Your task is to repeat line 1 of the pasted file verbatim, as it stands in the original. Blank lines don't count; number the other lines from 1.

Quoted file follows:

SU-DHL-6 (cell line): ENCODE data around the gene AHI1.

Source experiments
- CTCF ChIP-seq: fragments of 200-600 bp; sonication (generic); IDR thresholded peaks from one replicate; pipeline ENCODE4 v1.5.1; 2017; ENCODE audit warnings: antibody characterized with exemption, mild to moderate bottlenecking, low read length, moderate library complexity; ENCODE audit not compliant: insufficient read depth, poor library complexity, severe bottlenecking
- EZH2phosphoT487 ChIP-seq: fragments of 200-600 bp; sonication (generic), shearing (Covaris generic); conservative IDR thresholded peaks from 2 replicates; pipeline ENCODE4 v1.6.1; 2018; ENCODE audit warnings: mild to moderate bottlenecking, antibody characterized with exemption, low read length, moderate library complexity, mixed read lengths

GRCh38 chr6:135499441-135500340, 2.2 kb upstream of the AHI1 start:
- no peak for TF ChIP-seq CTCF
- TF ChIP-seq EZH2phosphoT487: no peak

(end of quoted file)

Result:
SU-DHL-6 (cell line): ENCODE data around the gene AHI1.